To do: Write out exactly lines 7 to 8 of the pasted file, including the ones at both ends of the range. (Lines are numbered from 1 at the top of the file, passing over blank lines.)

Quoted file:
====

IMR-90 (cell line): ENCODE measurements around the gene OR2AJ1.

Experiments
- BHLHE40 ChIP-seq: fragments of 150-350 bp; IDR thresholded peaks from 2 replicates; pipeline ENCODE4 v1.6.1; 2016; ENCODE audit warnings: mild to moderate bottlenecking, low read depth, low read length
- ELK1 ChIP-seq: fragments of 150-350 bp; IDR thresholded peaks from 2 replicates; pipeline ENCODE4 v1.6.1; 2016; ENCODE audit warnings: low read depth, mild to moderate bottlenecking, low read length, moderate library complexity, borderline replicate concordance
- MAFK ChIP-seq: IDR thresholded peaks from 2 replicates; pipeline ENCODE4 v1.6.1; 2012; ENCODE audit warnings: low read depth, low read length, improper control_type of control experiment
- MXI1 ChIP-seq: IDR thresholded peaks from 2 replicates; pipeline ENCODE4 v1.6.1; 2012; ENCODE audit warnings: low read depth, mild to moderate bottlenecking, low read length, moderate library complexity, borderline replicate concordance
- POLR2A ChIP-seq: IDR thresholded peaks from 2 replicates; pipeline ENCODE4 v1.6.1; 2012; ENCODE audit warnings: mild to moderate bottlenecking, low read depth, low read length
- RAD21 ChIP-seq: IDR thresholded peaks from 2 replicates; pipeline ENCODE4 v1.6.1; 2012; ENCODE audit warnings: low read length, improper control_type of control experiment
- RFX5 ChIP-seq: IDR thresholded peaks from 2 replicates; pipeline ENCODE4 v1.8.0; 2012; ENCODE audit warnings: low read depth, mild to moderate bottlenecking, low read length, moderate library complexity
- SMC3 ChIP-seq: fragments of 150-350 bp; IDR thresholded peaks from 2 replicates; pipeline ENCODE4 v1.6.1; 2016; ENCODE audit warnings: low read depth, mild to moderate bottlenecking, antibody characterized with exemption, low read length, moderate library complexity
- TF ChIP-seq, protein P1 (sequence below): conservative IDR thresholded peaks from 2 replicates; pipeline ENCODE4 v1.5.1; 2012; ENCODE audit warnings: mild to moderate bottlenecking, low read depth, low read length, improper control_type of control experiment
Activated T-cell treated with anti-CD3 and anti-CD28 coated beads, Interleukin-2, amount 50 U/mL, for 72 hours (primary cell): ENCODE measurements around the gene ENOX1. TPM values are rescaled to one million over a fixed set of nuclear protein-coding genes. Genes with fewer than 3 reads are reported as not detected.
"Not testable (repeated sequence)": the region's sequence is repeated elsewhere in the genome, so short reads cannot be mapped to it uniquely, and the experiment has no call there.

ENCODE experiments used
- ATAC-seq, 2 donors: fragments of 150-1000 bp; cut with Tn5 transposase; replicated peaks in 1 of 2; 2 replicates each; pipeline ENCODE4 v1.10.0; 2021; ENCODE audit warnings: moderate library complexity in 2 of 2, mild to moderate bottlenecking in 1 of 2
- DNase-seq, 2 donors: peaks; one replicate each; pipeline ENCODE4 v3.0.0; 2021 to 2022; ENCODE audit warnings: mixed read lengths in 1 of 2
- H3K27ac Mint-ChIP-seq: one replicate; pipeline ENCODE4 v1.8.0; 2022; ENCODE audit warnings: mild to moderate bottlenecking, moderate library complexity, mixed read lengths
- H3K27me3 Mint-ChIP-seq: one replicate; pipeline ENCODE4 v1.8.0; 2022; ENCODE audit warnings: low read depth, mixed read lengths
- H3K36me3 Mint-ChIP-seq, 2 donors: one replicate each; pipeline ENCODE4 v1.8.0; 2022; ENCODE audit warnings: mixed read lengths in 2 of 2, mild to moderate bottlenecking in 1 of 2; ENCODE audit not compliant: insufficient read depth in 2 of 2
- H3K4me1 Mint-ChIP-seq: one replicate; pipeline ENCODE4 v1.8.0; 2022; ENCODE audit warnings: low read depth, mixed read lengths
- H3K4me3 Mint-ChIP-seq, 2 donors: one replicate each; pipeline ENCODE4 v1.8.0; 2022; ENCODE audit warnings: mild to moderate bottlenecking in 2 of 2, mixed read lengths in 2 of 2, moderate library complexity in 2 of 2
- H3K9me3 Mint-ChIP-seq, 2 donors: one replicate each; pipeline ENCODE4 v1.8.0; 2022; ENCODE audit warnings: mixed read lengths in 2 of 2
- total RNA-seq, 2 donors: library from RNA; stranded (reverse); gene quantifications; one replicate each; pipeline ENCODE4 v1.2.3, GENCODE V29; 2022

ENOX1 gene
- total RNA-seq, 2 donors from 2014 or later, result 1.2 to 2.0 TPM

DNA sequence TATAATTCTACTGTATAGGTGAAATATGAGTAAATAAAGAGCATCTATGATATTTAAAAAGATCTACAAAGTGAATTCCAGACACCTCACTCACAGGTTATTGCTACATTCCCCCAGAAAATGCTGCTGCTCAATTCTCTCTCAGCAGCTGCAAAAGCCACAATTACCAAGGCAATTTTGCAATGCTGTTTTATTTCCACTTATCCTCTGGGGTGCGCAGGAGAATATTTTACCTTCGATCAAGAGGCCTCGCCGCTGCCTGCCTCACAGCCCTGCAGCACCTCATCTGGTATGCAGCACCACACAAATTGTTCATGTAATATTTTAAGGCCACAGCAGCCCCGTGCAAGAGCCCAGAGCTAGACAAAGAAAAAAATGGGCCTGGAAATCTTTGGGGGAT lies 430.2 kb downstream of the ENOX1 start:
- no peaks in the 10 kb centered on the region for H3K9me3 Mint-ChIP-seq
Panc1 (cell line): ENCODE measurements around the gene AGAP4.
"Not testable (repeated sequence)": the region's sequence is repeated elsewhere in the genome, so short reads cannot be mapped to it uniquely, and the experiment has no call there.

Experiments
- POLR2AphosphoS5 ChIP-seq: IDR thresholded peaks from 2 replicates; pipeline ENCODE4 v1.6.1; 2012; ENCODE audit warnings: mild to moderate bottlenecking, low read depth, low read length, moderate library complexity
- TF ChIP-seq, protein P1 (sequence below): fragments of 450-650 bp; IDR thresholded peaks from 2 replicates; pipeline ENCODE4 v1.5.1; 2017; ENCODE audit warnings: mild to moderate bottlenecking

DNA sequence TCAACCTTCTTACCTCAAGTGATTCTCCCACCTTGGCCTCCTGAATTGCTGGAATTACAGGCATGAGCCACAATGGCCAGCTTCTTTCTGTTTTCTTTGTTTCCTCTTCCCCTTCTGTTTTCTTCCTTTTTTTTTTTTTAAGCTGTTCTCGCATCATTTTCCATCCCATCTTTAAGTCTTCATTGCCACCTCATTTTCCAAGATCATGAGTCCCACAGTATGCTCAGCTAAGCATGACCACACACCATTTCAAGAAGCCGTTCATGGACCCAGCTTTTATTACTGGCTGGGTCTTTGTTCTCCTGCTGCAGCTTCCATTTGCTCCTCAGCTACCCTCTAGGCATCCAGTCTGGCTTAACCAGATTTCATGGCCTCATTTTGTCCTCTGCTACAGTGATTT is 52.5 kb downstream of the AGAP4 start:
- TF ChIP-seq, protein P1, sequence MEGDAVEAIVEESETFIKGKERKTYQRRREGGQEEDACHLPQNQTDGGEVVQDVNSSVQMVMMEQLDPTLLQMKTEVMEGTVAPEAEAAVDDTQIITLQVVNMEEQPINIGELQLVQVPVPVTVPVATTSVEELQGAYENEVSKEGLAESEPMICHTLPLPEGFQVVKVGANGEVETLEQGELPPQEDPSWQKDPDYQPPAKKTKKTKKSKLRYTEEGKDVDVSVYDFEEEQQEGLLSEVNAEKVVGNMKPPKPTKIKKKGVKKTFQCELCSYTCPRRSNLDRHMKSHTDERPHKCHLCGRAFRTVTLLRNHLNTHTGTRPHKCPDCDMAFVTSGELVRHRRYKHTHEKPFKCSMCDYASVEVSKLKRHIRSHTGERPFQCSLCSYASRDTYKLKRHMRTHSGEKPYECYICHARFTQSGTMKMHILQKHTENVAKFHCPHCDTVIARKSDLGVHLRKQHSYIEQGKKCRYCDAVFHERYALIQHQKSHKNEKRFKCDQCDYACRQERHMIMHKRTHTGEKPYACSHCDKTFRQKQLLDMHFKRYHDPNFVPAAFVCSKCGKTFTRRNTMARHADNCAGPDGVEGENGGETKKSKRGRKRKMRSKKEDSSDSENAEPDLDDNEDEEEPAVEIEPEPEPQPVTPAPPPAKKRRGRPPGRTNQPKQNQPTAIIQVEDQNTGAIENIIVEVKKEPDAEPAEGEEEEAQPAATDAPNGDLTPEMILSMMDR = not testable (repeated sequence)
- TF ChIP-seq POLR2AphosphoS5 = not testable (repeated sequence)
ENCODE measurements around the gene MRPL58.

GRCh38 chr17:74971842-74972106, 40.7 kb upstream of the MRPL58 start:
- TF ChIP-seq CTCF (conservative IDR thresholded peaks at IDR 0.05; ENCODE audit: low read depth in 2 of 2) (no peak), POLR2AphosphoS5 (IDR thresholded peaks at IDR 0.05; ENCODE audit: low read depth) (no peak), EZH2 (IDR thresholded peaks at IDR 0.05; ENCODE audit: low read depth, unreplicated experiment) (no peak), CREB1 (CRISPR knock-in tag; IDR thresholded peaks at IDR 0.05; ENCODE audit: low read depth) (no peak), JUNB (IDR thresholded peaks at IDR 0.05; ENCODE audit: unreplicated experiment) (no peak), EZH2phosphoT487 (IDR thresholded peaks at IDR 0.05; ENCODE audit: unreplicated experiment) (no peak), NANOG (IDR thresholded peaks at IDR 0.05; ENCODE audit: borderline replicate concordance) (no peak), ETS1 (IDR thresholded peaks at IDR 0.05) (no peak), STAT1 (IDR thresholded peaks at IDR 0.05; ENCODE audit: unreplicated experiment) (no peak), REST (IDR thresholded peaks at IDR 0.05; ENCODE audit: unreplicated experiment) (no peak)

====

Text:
- POLR2A ChIP-seq: IDR thresholded peaks from 2 replicates; pipeline ENCODE4 v1.6.1; 2012; ENCODE audit warnings: mild to moderate bottlenecking, low read depth, low read length
- RAD21 ChIP-seq: IDR thresholded peaks from 2 replicates; pipeline ENCODE4 v1.6.1; 2012; ENCODE audit warnings: low read length, improper control_type of control experiment